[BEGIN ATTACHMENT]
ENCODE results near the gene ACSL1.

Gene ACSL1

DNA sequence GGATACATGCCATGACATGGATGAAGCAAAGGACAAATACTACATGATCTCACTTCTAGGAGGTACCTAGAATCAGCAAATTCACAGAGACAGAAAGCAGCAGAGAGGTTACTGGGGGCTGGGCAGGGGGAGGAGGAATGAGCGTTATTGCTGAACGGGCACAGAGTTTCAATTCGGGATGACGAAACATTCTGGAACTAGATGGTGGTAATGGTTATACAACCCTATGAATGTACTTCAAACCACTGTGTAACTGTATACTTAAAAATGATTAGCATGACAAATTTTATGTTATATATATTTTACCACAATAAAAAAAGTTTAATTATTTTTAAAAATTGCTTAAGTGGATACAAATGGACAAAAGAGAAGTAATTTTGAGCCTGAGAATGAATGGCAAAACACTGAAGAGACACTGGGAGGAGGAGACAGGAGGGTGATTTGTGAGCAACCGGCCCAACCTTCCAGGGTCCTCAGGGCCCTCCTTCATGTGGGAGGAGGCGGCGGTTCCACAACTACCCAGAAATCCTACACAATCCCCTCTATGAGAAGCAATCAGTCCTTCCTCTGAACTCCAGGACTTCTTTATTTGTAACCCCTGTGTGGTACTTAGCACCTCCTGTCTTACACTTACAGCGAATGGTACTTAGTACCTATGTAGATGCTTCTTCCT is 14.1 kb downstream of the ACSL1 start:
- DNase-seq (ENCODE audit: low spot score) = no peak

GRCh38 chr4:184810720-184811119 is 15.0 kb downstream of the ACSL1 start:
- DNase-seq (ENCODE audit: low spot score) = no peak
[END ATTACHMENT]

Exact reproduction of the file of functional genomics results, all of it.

ENCODE results near the gene ACSL1.

Gene ACSL1

DNA sequence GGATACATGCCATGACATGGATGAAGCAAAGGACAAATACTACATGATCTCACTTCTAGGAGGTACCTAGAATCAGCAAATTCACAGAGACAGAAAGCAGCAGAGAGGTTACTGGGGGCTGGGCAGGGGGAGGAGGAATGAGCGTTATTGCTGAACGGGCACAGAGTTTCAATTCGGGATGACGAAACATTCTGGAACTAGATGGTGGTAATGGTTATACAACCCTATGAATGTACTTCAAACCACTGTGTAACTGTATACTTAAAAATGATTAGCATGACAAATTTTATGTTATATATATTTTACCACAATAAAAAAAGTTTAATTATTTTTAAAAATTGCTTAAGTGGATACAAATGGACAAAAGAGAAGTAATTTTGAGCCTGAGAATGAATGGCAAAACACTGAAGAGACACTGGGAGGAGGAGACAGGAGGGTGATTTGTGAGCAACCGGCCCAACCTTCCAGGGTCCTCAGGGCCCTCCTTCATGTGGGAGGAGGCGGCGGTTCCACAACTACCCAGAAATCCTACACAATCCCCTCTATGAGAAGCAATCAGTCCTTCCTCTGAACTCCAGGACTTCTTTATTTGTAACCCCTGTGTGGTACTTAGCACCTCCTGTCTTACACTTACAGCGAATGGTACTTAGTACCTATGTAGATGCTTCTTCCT is 14.1 kb downstream of the ACSL1 start:
- DNase-seq (ENCODE audit: low spot score) = no peak

GRCh38 chr4:184810720-184811119 is 15.0 kb downstream of the ACSL1 start:
- DNase-seq (ENCODE audit: low spot score) = no peak